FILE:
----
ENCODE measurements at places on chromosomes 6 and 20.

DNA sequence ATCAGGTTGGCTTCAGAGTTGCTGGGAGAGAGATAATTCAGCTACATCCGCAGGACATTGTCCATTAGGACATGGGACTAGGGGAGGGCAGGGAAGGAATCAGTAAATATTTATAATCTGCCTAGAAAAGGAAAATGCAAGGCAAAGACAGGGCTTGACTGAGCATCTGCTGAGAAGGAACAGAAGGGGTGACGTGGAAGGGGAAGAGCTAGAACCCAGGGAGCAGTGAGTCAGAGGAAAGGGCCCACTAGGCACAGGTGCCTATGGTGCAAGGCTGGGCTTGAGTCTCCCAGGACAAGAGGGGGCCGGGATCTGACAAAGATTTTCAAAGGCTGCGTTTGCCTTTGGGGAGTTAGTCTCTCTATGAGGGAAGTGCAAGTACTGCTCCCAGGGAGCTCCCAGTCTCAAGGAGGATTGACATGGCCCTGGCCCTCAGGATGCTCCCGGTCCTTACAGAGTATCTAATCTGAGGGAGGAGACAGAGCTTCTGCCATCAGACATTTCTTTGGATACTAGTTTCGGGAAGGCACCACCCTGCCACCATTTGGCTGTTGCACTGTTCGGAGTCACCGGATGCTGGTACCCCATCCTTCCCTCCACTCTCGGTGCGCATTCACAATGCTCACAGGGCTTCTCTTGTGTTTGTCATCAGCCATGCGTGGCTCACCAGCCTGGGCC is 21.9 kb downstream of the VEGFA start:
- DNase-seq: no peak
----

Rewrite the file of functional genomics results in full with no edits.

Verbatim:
ENCODE measurements at places on chromosomes 6 and 20.

DNA sequence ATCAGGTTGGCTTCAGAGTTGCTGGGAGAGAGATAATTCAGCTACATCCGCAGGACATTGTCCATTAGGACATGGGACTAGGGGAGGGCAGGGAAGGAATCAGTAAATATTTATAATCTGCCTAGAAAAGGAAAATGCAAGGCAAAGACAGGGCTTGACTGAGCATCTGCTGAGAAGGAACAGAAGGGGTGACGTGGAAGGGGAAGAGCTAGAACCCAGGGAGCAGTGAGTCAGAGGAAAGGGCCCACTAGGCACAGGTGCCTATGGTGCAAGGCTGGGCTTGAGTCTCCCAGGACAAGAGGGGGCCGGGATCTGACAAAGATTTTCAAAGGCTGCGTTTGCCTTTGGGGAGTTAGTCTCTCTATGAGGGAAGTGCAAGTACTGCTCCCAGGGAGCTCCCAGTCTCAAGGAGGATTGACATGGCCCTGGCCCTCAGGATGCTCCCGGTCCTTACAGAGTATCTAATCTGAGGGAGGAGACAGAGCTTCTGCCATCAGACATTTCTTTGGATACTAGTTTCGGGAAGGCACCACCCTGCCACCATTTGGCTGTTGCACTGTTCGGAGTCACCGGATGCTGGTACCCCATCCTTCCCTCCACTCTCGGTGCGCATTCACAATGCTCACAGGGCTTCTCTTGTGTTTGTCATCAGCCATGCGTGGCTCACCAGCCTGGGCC is 21.9 kb downstream of the VEGFA start:
- DNase-seq: no peak